• Manitoba: 35 confirmed and presumptive cases
  • New Brunswick: 26 confirmed and presumptive cases
  • Newfoundland and Labrador: 24 confirmed and presumptive cases
  • Prince Edward Island: 3 confirmed cases
  • Yukon: 2 confirmed cases
  • Northwest Territories: 1 confirmed case

There are now 3,350 positive cases of COVID-19 in Canada including 1,199 from B.C. to Manitoba.

Deirdre Mitchell-MacLean is a Senior Reporter with Western Standard
Twitter @Mitchell_AB


UPDATED: Saskatchewan election called

Saskatchewan Premier Scott Moe will send the province into an election Tuesday.




Saskatchewan Premier Scott Moe will send the province into an election Tuesday.

Moe took to twitter Monday night to tell voters they would be going to the polls in the middle of a COVID-19 pandemic.

“Tomorrow, I will ask Lt. Gov. Russ Mirasty to dissolve the Legislature,” Moe tweeted.

“This will be quite a different #skvotes campaign –but a very important one that will ask Saskatchewan voters one question: Who do you trust to lead Saskatchewan’s economic recovery?”

When the legislature was dissolved, Moe’s Saskatchewan Party held a 46-13 lead over the NDP.

Moe was sworn in as premier in 2018.

Dave Naylor is the News Editor of the Western Standard
TWITTER: Twitter.com/nobby7694

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CORY MORGAN WEBCAST: Wild goose hunt, Alberta style

An interview with Jason Siliker of Canadian Premier Hunts on the multiple times that the RCMP interrupted his goose hunt.




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B.C. Liberals vow to cancel PST for one year; return at 3 per cent

“Everybody pays the PST, so everybody saves under the B.C. Liberal plan,” said Andrew Wilkinson




B.C. Liberals say, if elected, they will help the economy recover by removing the 7 per cent provincial sales tax for one year.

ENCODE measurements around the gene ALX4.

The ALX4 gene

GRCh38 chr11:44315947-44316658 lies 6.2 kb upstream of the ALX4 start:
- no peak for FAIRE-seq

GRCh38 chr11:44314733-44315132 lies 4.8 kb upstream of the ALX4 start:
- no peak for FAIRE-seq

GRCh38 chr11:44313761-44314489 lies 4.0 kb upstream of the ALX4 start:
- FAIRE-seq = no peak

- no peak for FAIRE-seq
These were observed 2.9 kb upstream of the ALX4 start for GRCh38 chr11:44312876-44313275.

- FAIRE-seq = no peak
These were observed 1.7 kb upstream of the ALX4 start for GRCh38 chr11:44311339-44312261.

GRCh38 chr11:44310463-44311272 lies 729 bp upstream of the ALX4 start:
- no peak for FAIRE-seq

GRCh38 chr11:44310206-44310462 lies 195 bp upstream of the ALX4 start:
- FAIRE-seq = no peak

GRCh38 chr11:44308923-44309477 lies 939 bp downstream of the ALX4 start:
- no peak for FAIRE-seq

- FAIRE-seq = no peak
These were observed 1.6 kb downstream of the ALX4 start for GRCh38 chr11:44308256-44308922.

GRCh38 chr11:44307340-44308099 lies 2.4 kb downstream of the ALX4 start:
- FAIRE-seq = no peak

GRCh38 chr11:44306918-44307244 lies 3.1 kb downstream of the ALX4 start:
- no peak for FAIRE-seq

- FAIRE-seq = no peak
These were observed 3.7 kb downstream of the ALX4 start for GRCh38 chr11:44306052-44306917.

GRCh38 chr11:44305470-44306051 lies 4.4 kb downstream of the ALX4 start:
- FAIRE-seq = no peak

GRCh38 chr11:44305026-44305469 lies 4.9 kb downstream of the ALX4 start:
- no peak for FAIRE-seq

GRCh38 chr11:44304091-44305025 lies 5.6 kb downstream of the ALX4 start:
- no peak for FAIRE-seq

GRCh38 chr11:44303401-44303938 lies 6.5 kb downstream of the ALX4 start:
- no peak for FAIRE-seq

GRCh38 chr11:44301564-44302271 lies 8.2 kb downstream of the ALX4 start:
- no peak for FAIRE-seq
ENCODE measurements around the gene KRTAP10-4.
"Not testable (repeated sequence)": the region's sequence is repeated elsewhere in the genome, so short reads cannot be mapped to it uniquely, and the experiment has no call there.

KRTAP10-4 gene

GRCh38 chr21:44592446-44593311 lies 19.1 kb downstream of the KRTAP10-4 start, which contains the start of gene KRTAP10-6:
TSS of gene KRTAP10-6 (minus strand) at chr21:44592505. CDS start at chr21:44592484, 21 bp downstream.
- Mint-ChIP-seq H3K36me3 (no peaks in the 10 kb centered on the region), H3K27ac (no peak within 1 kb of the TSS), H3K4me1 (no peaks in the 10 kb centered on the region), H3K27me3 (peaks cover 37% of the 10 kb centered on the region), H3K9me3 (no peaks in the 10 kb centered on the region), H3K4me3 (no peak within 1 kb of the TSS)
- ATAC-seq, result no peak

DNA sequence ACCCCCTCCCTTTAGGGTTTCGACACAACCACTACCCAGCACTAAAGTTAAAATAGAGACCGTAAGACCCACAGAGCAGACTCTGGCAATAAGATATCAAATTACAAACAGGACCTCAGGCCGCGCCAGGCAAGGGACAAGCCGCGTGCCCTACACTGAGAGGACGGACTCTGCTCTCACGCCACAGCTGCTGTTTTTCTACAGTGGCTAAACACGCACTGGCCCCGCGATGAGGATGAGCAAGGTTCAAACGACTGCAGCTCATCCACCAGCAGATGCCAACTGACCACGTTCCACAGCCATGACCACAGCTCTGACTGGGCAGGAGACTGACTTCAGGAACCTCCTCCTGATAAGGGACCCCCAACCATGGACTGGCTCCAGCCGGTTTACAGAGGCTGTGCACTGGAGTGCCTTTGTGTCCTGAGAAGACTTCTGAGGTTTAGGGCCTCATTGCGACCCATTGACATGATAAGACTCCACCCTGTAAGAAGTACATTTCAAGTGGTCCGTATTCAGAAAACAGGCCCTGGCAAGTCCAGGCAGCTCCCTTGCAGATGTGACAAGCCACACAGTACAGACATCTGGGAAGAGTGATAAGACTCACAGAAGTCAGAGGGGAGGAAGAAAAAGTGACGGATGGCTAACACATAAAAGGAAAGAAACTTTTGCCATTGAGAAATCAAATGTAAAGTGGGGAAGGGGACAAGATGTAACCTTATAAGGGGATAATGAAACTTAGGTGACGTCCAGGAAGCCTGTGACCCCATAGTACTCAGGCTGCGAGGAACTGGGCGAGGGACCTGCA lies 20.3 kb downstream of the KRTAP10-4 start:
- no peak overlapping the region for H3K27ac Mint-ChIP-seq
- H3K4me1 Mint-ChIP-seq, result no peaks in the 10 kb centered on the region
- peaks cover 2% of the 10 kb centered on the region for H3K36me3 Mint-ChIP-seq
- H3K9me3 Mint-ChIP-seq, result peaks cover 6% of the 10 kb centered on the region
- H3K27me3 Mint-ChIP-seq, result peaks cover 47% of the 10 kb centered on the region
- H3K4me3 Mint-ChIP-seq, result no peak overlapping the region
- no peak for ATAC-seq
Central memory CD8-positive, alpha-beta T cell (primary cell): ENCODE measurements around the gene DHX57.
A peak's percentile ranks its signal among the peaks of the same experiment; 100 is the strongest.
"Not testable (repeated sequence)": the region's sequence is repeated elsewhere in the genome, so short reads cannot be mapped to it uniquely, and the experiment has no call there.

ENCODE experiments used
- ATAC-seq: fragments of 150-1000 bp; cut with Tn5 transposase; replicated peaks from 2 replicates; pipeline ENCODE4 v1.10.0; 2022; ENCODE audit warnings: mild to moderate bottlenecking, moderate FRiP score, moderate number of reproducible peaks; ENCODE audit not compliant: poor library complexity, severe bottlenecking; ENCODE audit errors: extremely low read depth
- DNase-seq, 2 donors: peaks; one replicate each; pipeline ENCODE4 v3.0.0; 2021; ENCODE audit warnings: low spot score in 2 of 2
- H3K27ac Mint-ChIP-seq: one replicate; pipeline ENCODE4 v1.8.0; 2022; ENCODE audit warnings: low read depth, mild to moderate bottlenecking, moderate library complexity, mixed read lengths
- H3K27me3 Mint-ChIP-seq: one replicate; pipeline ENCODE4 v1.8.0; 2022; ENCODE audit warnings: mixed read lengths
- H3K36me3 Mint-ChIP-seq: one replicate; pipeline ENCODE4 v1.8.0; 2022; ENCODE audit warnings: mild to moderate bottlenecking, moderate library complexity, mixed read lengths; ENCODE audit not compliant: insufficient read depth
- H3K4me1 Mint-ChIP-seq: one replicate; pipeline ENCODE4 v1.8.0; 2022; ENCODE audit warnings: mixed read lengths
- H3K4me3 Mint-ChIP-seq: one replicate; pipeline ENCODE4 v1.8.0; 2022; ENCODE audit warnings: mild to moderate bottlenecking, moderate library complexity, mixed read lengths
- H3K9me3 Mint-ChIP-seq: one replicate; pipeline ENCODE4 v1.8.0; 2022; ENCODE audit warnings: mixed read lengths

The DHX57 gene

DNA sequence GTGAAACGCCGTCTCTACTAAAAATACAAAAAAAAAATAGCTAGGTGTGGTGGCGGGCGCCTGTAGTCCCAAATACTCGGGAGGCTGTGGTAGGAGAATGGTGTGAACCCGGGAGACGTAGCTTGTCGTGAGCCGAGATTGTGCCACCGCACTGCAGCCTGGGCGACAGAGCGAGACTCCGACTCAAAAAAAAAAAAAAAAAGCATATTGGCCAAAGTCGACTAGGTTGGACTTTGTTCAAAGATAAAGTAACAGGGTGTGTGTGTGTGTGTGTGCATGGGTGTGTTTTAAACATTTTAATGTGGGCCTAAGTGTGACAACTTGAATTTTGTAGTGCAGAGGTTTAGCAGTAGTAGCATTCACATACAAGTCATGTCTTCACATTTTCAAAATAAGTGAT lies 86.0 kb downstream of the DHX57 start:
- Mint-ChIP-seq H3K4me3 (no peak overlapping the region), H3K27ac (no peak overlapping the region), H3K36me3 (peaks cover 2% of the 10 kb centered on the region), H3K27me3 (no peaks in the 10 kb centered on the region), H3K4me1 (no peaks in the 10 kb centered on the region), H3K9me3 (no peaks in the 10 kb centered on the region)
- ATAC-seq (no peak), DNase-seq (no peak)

After a year, a Liberal government would set the PST at 3 per cent until the economy recovers.

The federal GST is currently 5 per cent.

“British Columbians have lost confidence in the direction of the province and the weak economic record of the NDP. B.C. families and small businesses need help now, which is why a B.C. Liberal government will immediately eliminate the PST for one year — saving you money right away, getting more people working, and bringing investment back to B.C.,” said B.C. Liberal Leader Andrew Wilkinson.

“Countless people are still out of work, small businesses are facing bankruptcy, and the public health threat from COVID-19 is still very real.

“Eliminating PST puts more money in people’s pockets, stimulates growth for struggling small business, and helps British Columbians who are struggling to get by. This is a vital step to rebuild our economy.”

The Liberals say a family of four earning $60,000 per parent will save $1,714 in the first year, followed by an additional $979 in the second year. 

“Everybody pays the PST, so everybody saves under the B.C. Liberal plan,” said Wilkinson.

The Canadian Taxpayers Federation is applauding the pledge.

“We pay the PST on everything from used cars to toilet paper so this would save everyone a lot of money,” said Kris Sims, B.C. Director of the CTF.

“The best way to save people money is for governments to stop taking so much of it in the first place.

“We hope all of the parties can match or beat this promise so we can get serious about tax cuts during this election.”

In the 2019-20 budget year, British Columbians paid more than $7.5 billion in the PST.

“We need to do all we can to jolt our economy back to life and eliminating the PST would clear a lot of hurdles for working people and struggling businesses to get things rolling again,” said Sims.

“People know how to spend their money much better than the government does.”

B.C. residents go to the polls Oct. 24.

Dave Naylor is the News Editor of the Western Standard
TWITTER: Twitter.com/nobby7694